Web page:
Synth pop with a modern indie twist

Chvrches ability to combine modern indie pop and electronica to revive the rhythms of the synthesizer pop of the ’80s give them a distinguished, unique sound compared to other modern indie pop bands.

Luis Sy, Staff Writer

With its electronic symphonies and lyrical depth, the Scottish synth pop band Chvrches’ debut album The Bones of What You Believe combines the best of ’80s synth pop and modern indie pop. The band’s electronic-pop melodies and mask the songs’ cynically profound lyrics.

The nostalgic heavy synthesizer rhythms complement the uniquely weightless voice of lead singer Lauren Mayberry perfectly, giving the band’s overall sound undertones reminiscent of ’80s hits such as “Don’t You (Forget About Me)” by Simple Minds and “Don’t You Want Me” by The Human League, with a hint of modern electronic indie dance music.

Keyboardists Iain Cook and Martin Doherty combine their dynamic synth pop tunes with the gentle tones of Mayberry’s voice to create a new sound in the modern indie genre. Their songs were then mixed by Rick Costey (Nine Inch Nails, Rage Against the Machine), giving the album a defined, crisp sound usually found in much older more experienced electronic bands.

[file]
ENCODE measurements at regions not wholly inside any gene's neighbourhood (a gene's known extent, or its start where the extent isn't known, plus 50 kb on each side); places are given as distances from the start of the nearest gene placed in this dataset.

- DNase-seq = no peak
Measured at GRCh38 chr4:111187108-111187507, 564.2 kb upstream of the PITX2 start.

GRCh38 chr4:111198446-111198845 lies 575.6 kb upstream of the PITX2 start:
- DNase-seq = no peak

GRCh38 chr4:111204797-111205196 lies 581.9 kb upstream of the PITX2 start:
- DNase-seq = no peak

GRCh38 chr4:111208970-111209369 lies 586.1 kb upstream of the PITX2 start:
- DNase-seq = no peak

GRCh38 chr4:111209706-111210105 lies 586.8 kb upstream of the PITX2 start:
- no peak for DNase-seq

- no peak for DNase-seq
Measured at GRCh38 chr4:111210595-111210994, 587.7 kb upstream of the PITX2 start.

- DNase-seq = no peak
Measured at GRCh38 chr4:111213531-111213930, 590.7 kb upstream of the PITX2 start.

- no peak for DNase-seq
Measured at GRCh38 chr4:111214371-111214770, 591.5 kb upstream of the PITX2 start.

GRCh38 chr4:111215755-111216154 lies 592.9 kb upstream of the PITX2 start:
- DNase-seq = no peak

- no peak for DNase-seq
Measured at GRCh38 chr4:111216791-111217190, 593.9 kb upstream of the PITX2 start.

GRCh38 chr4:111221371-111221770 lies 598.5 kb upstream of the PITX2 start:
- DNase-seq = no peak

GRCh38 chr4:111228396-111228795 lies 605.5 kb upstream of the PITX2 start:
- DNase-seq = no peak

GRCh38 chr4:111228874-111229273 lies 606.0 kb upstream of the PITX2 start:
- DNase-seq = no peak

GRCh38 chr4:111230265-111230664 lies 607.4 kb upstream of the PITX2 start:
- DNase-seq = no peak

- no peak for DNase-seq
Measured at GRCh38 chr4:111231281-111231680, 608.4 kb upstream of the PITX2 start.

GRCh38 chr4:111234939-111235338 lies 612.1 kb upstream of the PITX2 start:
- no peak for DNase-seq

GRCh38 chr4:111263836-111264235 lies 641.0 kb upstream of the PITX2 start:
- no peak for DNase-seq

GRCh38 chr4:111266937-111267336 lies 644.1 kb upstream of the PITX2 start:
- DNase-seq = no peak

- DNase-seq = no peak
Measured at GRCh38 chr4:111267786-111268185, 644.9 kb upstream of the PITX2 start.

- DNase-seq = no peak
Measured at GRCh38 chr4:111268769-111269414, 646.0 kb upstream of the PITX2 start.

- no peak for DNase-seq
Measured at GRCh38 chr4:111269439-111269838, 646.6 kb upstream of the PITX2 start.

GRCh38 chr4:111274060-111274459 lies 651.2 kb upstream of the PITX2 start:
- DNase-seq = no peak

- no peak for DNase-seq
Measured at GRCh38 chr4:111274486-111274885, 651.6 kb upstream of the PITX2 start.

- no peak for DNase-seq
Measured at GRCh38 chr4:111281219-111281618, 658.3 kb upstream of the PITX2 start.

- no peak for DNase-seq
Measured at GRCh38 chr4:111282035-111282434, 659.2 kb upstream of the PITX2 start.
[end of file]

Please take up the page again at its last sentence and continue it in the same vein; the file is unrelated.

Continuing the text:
The band’s main hits — “The Mother We Share,” “Lies,” and “Recover” — showcase the best of Mayberry’s voice, and reveal her ability to convey emotion through her lyrics. The songs feature emotionally gloomy lyrics, contrasted by an incredibly uplifting electronic beat. In “The Mother We Share,” Mayberry begins the chorus by singing “I’m in misery, but you can’t see.” However, the cheery synthesizer beats and echoing drum machine make the song’s sound more uplifting than it really is.

Similarly, the gloomy lyrics “who are you to tell me how, to keep myself afloat” in the song “Gun” mixes in perfectly with the fast paced tempo of the electronic beats in the song, giving it an almost euphoric sense of rhythm.

However, the album also features slower songs with an emphasis on the quieter lyrics in pieces like “Tether” and “You Caught the Light.” These slower songs are sung mostly by Cook and Doherty, who have lower pitched voices than Mayberry. These songs reveal the band’s dynamic range not only in the pitch and sound of their songs, but in the emotions behind the songs as well.

Chvrches ability to combine modern indie pop and electronica to revive the rhythms of the synthesizer pop of the ’80s give them a distinguished, unique sound compared to other modern indie pop bands. The harmony by which Chvrches mixes their uplifting beats with the cynical themes of their lyrics makes the bands debut album one of the best this year, peaking at number twelve on Billboard’s Top 200.